Ask Brian: What Are Some Passive Real Estate Investments in 2020?



Ask Brian is a weekly column by Real Estate Expert Brian Kline. If you have questions on real estate investing, DIY, home buying/selling, or other housing inquiries please email your questions to askbrian@realtybiznews.com.

Keys to investing
One of the keys to choosing an investment strategy is to look at the age and condition of the properties in your own area. Image by thinkpanama

Question from Patti in CO: Hi Brian, The stock market has me scared to death. Especially this year after it tanked terribly from the virus and economic shutdown. By some miracle, I rode it out until almost all of my investments recovered a month or so ago. I cashed everything out of mutual funds and have it sitting in a “do nothing” money market account. I’m convinced that real estate is where I want to move my money. I have a full-time job and don’t want to be a landlord or get into the rehab business. What do you have for a passive investor right about now?

Answer: Hi Patti. There are always good ways to passively invest in real estate. If you don’t want to, there is no reason to research foreclosures, drive around looking for vacant houses, or even apply for a mortgage if you can’t buy with all cash. Patti, you didn’t mention how much you have to invest but if you do have enough cash, turnkey rentals can be a solid passive investment. Many of these properties have been upgraded, have a qualified tenant in place, and have a property manager. For the most part, you don’t do anything more than collect a monthly rent check and do a little oversight to be sure the management company is doing what you want.

Alternatively, you could look into Real Estate Investment Trusts (REIT). There are many variations that you’ll have to study carefully before making an investment decision. To start with, there are both publicly traded REITs (traded on stock exchanges) and private REITs (not trade on stock exchanges). There is a catch with private REITs because you almost always have to meet the SEC definition of an “accredited investor.” There are two major hurdles to being an accredited investor. First, you have to have an income greater than $200,000 (or a married couple with income greater than $300,000) for the past two calendar years and have a reasonable expectation of meeting the requirement in the current year. Or, be an individual or married couple with a $1 million net worth excluding your personal residence. The point is that you have at least a million dollars in investable assets. Those requirements keep a lot of people out of private REITs.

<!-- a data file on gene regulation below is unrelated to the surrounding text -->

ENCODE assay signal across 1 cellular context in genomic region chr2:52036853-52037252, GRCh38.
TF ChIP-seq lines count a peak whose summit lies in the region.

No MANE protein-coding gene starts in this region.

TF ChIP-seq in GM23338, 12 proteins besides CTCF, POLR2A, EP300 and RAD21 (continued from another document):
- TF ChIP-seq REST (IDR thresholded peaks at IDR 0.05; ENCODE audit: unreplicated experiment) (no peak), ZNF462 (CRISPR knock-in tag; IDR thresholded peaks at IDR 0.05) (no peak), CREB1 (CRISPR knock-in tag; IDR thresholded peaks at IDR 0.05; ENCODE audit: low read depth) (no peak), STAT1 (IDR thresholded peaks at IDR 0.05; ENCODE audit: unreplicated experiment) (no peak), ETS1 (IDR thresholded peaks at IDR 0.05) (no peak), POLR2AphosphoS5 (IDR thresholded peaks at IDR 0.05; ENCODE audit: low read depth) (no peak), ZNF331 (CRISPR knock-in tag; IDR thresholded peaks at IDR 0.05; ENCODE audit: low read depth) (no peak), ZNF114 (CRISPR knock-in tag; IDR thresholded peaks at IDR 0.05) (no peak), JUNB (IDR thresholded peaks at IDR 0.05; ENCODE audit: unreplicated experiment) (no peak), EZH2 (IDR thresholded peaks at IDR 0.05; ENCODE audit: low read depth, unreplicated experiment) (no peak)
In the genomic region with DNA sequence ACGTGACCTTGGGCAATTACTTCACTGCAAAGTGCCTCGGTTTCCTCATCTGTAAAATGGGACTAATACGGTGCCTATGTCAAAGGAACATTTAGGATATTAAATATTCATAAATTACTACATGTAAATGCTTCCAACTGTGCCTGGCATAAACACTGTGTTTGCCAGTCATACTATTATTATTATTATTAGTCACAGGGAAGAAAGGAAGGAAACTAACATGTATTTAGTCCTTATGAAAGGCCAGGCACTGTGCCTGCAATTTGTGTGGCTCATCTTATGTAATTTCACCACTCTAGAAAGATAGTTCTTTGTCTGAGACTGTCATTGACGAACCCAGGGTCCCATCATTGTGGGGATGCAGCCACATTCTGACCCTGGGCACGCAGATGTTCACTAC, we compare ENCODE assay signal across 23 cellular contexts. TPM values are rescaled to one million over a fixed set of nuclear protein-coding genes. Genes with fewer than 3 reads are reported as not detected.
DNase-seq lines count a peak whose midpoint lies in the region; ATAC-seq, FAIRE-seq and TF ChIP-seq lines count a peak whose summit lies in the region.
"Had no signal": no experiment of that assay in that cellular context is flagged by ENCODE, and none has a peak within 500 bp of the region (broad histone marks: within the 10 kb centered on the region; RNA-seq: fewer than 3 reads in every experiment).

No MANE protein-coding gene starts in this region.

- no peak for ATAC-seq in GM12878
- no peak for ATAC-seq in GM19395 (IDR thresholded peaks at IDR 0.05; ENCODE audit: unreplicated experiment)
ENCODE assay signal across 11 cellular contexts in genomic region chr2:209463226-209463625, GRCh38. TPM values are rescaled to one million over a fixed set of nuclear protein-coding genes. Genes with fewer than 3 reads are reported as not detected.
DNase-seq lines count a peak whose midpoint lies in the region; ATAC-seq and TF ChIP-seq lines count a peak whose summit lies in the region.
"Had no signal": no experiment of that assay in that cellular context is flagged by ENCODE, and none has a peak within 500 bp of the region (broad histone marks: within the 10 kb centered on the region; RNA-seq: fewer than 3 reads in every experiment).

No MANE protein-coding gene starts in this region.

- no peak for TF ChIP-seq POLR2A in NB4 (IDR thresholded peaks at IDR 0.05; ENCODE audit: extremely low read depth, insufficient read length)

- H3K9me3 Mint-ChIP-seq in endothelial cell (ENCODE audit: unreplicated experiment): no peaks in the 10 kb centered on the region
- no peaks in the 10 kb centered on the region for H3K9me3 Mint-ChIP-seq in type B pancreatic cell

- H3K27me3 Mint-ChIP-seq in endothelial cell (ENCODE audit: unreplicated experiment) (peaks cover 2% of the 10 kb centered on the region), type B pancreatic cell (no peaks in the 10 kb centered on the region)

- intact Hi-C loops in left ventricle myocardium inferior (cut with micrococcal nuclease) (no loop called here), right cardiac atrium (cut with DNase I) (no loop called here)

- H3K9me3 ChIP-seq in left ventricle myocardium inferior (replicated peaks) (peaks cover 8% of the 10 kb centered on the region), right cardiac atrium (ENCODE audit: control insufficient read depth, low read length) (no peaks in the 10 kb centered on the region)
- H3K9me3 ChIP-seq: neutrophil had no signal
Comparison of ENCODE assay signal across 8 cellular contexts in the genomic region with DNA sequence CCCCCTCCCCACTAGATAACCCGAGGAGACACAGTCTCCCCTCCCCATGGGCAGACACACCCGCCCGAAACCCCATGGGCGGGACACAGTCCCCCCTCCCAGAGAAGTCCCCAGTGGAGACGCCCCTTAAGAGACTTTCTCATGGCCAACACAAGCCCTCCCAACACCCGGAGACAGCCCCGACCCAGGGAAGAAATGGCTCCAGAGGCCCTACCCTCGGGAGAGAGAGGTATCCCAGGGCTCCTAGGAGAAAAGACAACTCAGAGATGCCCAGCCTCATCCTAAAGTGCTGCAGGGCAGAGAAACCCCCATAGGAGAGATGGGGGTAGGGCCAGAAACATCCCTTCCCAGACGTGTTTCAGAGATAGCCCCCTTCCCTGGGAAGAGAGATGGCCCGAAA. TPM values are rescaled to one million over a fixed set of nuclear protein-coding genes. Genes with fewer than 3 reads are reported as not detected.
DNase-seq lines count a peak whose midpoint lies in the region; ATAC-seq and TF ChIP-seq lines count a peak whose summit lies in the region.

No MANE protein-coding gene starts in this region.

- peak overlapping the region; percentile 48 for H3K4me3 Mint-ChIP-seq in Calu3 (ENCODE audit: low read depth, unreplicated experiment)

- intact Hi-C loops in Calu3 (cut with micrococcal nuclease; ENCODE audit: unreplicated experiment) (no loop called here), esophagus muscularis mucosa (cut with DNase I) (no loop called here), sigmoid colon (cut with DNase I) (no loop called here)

Crowd funding can be a better alternative. Some crowd funding projects require accredited investors but plenty don’t. You’ll need to do some initial research with each crowd funded project but once you invest, almost all of these are passive income. Real estate crowd funding platforms (websites) allow you to research investment options and then pool your money with other investors across the country. I don’t make specific recommendations but a few are DiversyFund, CrowdStreet, and StreitWise (there are many more). Among those, you’ll find projects for both accredited and non-accredited investors.

Crowd funding offers a lot of diverse project types. There are residential investments and these can be large or small including large apartment complexes (large complexes are technically classified as commercial investments). Once you cross all of the way over to commercial real estate, you’ll find projects in a large variety of property types. Some of these include retail, office buildings, industrial, medical, hotels, and other commercial properties.

Keep in mind that crowd funded projects often are not very liquid. Once you invest your money, you might receive regular payments by owning a piece of a profitable building or cluster of homes. If you invest in a new development, you might have to wait until the project is completed to get back your investment and earnings. Be sure to carefully research all of the investment requirements and risks. Some of these you can invest as little as $500 up to hundreds of thousands or more. Your dividends or earnings from the projects are proportional to the amount of money you put into the project.

Patti, you have many passive real estate options. You can even go it mostly alone by researching and buying rentals on your own and then turning it over to a property management company of your choosing. However, crowd funding offers a completely passive way to invest in any market (near or far from you). You won’t be responsible for collecting rent, finding tenants, doing maintenance, or any of the other common tasks involved with property management.

What are your thoughts about passive investing in 2020? Please leave your comment.

Our weekly Ask Brian column welcomes questions from readers of all experience levels with residential real estate. Please email your questions or inquiries to askbrian@realtybiznews.com.

Author bio: Brian Kline has been investing in real estate for more than 35 years and writing about real estate investing for 12 years. He also draws upon 30 plus years of business experience including 12 years as a manager at Boeing Aircraft Company. Brian currently lives at Lake Cushman, Washington. A vacation destination, near a national and the Pacific Ocean.